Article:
Audit delay explained

Published 1:56 pm Tuesday, July 18, 2017

JACKSON – A delayed audit for Northampton County has caused a lot of headaches for the local government as they worked to get a budget passed for the 2017-18 fiscal year.

County Manager Kimberly Turner says she wants the public to understand the extenuating circumstances that delayed the annual audit and how that was taken into consideration when the commissioners voted on the new budget.

According to Turner, the issue began when the previous auditor notified the county at the last minute that they would not be working on the audit for the 2015-16 fiscal year. The county had to go through the whole process of finding a new auditor before they could get started.

A contract to work with the new auditor was signed on Oct. 3, 2016. Turner says that October is about a month or two later than when they typically submit their books for the audit. Additionally, because the auditors had never previously worked with Northampton County, they had to spend extra time familiarizing themselves with the large amount of information they were working with.

Not only was the start delayed, but another setback further slowed down the audit process. In March of 2017, Turner says that the Finance Director Leslie Edwards discovered a problem with the reconcilement of the bank account in the general ledger from prior years. Turner says the problem was not an error made by any of the current finance staff.

Because of the magnitude of the bookkeeping issue, the county had to turn to outside assistance to rectify the problem. After consulting with the Local Government Commission (LGC), Northampton County hired a CPA firm to fix the problem. It was June before the firm submitted the corrected information back to the county.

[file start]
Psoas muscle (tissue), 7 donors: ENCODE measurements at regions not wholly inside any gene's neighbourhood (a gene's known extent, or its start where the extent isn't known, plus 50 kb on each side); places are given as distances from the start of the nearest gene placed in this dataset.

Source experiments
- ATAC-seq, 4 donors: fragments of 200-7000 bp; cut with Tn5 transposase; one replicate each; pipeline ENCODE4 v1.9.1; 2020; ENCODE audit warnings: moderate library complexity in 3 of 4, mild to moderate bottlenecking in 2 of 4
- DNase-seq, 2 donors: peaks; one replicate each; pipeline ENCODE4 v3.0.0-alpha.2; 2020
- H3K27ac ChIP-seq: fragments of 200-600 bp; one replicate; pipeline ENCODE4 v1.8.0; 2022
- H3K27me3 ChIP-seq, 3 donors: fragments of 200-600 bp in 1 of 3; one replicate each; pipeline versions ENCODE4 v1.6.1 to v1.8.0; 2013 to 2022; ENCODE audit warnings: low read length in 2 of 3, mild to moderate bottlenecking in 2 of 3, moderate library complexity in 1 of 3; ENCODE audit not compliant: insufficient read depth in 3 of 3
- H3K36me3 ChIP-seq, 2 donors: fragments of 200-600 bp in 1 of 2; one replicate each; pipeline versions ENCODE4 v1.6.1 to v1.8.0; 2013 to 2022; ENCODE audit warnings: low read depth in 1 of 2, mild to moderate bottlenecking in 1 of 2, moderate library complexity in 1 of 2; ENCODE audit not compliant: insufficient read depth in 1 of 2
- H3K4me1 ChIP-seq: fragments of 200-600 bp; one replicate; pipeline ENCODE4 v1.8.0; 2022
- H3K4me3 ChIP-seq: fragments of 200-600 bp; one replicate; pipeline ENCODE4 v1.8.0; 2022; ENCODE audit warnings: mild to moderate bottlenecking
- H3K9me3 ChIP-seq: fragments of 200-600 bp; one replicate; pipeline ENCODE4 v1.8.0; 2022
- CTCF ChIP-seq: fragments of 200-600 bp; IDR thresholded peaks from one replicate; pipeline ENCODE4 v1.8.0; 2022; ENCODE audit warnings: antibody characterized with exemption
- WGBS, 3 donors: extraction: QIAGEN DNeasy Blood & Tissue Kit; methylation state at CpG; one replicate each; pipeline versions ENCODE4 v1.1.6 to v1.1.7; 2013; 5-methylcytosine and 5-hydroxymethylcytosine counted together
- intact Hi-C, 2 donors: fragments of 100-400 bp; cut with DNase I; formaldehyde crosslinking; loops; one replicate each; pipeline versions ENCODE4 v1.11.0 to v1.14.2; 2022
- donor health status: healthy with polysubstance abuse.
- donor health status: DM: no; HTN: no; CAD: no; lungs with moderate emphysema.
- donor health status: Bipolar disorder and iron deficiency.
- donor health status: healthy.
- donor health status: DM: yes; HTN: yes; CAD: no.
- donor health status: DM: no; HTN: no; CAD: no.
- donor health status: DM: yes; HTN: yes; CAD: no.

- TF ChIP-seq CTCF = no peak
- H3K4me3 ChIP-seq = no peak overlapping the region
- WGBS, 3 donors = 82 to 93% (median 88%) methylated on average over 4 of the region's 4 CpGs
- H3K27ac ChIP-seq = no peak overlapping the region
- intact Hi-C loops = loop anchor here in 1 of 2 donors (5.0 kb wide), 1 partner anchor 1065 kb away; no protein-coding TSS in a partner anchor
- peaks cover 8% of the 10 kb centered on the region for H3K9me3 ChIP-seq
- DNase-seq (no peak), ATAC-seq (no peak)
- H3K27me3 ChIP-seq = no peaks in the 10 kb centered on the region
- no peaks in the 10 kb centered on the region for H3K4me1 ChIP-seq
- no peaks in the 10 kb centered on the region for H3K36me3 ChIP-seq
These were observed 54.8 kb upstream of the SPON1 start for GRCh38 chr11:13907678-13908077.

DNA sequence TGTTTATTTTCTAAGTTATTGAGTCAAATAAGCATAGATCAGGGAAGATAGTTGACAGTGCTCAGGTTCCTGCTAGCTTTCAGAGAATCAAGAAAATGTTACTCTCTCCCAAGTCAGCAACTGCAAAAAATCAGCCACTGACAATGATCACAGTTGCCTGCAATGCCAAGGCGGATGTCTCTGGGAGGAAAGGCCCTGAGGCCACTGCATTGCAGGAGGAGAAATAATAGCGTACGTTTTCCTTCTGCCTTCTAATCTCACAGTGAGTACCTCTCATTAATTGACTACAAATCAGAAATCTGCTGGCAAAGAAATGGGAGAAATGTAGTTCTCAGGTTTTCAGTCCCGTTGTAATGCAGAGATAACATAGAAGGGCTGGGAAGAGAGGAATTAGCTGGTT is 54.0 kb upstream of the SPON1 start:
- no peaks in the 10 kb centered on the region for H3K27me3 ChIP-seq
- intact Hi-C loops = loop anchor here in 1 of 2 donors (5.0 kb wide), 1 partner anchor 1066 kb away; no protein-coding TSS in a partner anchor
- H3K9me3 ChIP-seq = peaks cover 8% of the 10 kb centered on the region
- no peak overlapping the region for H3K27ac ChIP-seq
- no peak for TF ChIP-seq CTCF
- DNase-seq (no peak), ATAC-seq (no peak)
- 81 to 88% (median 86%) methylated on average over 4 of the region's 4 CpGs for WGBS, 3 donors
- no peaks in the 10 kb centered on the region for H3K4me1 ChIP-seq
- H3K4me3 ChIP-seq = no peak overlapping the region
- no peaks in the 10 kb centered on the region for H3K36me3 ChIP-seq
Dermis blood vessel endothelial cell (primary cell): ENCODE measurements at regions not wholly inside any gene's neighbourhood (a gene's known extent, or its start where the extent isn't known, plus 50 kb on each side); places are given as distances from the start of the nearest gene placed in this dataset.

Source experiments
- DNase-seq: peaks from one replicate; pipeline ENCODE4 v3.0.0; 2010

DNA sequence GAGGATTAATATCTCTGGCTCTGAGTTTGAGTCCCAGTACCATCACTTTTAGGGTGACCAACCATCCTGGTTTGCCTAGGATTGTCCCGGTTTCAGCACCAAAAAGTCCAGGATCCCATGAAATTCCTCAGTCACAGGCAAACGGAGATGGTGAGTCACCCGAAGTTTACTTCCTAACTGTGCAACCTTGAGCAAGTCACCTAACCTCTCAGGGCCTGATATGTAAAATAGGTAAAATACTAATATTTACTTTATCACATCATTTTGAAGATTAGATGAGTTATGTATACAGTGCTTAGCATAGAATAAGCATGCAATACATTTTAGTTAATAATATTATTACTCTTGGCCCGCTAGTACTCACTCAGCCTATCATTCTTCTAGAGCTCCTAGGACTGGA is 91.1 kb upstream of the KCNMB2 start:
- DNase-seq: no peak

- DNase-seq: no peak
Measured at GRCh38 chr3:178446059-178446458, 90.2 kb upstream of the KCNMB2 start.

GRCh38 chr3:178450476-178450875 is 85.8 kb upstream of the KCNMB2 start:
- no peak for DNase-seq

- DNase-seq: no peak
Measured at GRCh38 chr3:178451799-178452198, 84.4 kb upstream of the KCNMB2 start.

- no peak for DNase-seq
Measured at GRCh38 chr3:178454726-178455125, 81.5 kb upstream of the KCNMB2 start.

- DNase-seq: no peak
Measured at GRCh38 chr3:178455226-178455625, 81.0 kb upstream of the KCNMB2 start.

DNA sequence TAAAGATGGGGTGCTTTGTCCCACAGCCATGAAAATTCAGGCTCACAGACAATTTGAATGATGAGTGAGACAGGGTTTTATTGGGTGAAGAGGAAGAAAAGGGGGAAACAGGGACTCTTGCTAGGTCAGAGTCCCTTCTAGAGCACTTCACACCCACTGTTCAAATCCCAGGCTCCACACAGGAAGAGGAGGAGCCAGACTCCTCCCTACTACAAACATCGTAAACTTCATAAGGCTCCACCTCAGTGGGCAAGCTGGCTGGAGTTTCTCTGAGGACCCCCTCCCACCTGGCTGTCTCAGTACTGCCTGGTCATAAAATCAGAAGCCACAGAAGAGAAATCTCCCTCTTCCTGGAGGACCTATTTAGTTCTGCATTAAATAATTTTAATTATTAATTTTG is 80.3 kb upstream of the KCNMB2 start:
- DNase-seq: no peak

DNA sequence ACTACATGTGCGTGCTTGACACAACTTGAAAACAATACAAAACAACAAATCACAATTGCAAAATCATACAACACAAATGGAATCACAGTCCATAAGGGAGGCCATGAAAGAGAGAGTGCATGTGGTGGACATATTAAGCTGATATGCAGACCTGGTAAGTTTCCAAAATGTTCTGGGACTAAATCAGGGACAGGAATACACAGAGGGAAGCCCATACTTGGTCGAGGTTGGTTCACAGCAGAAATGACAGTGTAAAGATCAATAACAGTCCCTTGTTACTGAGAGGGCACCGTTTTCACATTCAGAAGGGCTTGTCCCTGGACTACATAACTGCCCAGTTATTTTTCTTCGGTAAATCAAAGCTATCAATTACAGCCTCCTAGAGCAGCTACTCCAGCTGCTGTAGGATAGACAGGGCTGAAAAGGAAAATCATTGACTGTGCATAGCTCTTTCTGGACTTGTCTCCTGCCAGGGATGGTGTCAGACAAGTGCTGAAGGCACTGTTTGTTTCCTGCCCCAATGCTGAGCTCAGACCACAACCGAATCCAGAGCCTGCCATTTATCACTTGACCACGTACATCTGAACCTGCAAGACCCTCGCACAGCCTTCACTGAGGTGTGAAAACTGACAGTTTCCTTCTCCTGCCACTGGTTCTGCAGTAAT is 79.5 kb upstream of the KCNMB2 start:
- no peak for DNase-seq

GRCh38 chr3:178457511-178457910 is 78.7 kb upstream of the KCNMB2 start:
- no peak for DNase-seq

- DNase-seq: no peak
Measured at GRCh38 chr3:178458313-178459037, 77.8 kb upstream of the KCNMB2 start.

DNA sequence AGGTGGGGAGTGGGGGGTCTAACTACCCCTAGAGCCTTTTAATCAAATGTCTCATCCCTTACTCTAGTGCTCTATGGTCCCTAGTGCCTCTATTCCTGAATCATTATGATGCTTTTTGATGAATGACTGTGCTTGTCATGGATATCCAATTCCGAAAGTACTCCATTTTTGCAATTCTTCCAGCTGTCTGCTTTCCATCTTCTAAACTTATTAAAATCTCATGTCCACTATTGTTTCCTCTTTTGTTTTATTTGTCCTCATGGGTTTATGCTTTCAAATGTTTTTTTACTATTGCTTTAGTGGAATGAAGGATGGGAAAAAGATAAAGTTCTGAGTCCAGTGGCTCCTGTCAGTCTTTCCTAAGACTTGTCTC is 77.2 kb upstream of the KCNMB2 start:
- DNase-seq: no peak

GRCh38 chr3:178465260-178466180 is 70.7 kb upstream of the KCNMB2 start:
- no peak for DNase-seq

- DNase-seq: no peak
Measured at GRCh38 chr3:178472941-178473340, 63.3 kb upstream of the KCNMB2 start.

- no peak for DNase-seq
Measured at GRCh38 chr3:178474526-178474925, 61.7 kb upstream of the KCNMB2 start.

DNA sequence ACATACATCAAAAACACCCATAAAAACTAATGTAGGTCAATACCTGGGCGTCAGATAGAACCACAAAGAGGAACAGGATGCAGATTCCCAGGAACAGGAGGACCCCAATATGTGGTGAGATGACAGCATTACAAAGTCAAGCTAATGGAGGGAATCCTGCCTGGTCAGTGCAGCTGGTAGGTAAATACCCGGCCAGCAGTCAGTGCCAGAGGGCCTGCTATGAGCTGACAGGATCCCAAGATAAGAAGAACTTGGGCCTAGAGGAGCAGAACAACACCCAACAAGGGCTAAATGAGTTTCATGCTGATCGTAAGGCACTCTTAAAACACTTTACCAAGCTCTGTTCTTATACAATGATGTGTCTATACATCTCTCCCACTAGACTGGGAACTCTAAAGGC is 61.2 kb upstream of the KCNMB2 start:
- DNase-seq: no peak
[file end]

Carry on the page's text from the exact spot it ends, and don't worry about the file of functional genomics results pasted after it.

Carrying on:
The combination of these various circumstances led to the long delay in receiving the audit information. Currently, Turner says the auditors are still working on finishing up the audit for the 2015-16 fiscal year.

Turner continued with clarification on the circumstances surrounding the newly passed budget as well.

All counties are required by state law to approve an operating budget by July 1 each year, Turner explains. If a budget is not passed, the county is not able to order goods, enter into service contracts, pay bills, or pay staff salaries.

Turner also explains that counties do have an alternative option to approve an interim appropriation instead if a new budget is not submitted by the deadline. This would allow the county to pay salaries, service debts, and make payments for usual expenditures. They would not, however, be able to levy property tax, assess new fees, or assess new expenditures.

According to Turner, failure to adopt a budget would send negative signals about the stability of Northampton County and their local government. It was in the county’s best interest to pass the proposed budget, she says, especially since they are able to make changes afterwards in the form of budget amendments.

They didn’t just come up with the budget overnight, Turner notes. The Board of Commissioners met for their first budget workshop meeting on May 11. After several additional workshop sessions, they agreed on the budget that was submitted for public hearing on June 27. That budget was passed with a 3-2 vote at that same meeting.

“We’re trying to fix a problem from past years,” Turner said in response to the delayed audit, also citing the hard work the staff has been doing to correct the issue.

Once the 2015-16 FY audit is done, the county should be back on track and on schedule. Turner says the new auditor will also perform the 2016-17 FY audit and should meet the regular deadline of December 31.